Veep Drinking Game

Dash Trash Tales (Life as a Contracted Employee) vol. 3

The Connector is a great service that Microsoft offers to its employees. For those who don’t know, the traffic in the Seattle metro area sucks. We’ve got Bellevue, Seattle, Redmond, and other cities all surrounded by lakes. And the original planners didn’t account for the massive amount of people who now live in the area. We have bridges over the lakes, two north-south interstates, and most of the side roads don’t go anywhere. So, what might be a short distance takes forever due to all the traffic. Depending on the study, Seattle usually ends up in the top 10 for worst traffic in the U.S.

Microsoft Bus Service

Microsoft, for some also not well thought out reason, decided to build its small city/corporate campus in Redmond, a city east of everything with no good roads to get to it. Since they now have about 40,000 full-time employees in the area and almost as many contractors and vendors, traffic to and from the offices gets backed up.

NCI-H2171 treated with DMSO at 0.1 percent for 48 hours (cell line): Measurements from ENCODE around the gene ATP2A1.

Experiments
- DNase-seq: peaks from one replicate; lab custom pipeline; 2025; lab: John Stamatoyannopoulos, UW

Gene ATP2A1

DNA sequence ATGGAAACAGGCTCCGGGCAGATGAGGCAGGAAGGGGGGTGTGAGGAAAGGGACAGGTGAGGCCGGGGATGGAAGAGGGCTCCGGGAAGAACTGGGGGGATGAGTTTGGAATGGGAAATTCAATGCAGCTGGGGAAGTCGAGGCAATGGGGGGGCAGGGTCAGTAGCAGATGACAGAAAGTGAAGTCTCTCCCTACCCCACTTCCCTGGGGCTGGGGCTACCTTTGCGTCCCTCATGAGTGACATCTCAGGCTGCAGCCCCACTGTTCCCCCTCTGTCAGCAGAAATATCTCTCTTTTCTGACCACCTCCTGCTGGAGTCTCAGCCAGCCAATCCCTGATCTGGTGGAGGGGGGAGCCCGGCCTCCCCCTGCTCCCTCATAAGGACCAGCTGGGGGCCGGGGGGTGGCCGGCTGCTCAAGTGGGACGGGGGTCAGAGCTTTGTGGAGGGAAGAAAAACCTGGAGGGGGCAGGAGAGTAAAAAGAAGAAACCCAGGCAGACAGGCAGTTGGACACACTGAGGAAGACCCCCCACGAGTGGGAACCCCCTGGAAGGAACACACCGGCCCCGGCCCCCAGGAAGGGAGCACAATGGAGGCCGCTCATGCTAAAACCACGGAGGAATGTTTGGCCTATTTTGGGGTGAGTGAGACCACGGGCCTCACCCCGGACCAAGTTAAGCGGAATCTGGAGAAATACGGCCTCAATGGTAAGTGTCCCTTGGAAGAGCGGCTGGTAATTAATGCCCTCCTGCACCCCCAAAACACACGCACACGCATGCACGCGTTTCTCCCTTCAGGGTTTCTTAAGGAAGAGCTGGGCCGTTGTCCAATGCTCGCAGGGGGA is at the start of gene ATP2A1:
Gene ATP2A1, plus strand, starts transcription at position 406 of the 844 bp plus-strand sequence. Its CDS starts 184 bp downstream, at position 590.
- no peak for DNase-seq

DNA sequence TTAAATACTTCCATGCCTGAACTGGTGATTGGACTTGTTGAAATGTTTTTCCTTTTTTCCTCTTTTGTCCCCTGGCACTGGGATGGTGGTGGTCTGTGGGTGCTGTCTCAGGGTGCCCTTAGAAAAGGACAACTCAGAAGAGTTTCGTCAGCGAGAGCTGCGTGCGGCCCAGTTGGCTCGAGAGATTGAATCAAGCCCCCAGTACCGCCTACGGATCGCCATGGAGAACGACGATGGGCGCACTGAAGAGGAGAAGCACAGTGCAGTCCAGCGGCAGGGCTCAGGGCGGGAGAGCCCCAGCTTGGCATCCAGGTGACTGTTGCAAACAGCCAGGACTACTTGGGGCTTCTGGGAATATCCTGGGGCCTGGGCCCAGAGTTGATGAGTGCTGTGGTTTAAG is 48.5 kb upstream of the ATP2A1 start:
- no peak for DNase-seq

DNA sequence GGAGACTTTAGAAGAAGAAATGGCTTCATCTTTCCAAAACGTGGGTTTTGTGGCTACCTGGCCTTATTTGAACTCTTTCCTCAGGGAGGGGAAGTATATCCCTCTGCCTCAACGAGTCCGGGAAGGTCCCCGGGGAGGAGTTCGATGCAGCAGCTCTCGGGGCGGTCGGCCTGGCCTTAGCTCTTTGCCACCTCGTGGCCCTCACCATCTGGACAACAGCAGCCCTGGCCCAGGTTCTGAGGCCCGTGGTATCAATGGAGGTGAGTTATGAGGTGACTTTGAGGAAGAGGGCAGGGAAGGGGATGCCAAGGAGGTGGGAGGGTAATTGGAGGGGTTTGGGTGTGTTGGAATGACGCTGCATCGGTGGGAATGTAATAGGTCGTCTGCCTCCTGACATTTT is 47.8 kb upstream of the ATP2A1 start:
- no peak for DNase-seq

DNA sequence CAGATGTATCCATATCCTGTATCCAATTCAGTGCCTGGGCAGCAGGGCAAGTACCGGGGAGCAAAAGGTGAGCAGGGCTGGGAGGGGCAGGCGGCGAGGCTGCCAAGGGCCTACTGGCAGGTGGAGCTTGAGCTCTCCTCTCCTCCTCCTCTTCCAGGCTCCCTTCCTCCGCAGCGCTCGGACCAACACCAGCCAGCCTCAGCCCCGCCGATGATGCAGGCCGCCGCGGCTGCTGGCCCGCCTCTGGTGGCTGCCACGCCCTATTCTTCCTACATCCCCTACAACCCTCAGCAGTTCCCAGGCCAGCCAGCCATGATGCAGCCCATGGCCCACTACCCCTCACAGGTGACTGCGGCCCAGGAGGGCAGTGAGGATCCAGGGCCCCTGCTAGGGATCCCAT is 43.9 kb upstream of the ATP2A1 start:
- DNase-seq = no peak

A few years ago Microsoft started offering the Connector- its own bus service. The King County and other regional bus services usually involve transfers, waits, and people who have body odor. The Microsoft Bus stops as far north as Snohomish, multiple locations throughout Seattle, east to Issaquah, and down south. The buses usually only stop once or twice, they have deals with local businesses (usually churches) to provide parking for employees, the buses are nice quality, have wi-fi, and get people to work quicker as the buses can use the carpool lanes.

 As previously mentioned the Connector is a great benefit of working for Microsoft. And that alone is almost worth taking a full-time job. The reason a person would need a full-time job is it’s a service is only offered to employees. Employees must reserve a seat on the bus, and swipe there badge to get on the bus. Contractors and vendors are not allowed. Contractors and vendors get to sit in traffic and watch the bus cruise on past them as they sit stuck in traffic. Or, of course, take the city/county bus services.